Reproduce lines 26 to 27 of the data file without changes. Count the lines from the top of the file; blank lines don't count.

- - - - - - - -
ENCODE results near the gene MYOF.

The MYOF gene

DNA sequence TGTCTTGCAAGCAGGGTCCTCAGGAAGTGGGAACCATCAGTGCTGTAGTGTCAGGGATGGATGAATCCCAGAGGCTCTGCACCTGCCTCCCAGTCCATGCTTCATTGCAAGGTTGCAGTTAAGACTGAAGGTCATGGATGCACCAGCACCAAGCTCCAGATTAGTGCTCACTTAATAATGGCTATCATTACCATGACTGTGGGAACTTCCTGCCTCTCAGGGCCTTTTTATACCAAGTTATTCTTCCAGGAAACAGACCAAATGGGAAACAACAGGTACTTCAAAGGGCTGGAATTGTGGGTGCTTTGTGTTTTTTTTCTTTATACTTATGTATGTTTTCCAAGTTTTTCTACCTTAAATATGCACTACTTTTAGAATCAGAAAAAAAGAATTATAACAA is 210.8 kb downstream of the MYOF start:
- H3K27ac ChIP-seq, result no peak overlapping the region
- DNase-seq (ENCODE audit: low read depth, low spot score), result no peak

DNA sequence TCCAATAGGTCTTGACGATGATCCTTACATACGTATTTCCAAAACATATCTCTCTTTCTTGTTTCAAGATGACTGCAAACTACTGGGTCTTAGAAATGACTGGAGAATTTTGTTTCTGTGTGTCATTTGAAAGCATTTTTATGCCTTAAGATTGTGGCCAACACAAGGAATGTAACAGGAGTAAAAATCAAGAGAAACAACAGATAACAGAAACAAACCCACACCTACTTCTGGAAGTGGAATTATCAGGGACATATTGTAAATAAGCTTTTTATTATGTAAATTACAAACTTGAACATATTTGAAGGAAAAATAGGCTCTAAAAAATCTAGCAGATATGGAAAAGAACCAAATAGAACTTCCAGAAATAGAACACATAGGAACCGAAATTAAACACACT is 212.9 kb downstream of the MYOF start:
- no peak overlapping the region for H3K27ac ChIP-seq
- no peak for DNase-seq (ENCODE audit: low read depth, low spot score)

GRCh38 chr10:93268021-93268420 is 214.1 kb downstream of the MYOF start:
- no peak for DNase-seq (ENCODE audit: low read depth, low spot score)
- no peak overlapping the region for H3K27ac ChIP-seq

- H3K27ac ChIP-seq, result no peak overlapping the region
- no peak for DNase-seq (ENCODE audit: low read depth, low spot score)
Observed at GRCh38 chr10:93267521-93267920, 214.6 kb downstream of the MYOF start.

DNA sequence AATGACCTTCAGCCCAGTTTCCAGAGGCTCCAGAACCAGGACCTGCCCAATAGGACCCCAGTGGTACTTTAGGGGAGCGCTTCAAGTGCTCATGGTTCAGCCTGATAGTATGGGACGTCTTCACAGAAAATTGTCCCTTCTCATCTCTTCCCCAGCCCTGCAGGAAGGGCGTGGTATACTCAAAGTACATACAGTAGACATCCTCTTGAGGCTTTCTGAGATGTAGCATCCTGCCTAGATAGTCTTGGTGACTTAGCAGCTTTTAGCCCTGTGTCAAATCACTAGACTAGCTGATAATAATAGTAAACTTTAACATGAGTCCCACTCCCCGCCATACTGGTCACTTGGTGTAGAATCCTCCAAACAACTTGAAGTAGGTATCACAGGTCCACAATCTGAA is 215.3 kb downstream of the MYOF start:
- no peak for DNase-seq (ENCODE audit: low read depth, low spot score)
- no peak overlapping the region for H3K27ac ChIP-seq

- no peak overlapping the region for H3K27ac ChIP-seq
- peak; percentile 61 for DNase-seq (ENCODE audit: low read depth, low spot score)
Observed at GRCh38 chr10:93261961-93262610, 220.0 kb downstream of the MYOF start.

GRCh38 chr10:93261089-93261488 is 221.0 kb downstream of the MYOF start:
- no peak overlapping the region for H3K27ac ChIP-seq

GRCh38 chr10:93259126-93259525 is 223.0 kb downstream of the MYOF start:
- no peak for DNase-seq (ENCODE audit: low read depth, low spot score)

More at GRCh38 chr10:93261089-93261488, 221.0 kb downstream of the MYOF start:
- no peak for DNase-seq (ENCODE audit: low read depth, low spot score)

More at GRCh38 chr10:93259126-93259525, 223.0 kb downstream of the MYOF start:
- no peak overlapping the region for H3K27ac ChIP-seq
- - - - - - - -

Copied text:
- no peak for DNase-seq (ENCODE audit: low read depth, low spot score)

More at GRCh38 chr10:93259126-93259525, 223.0 kb downstream of the MYOF start: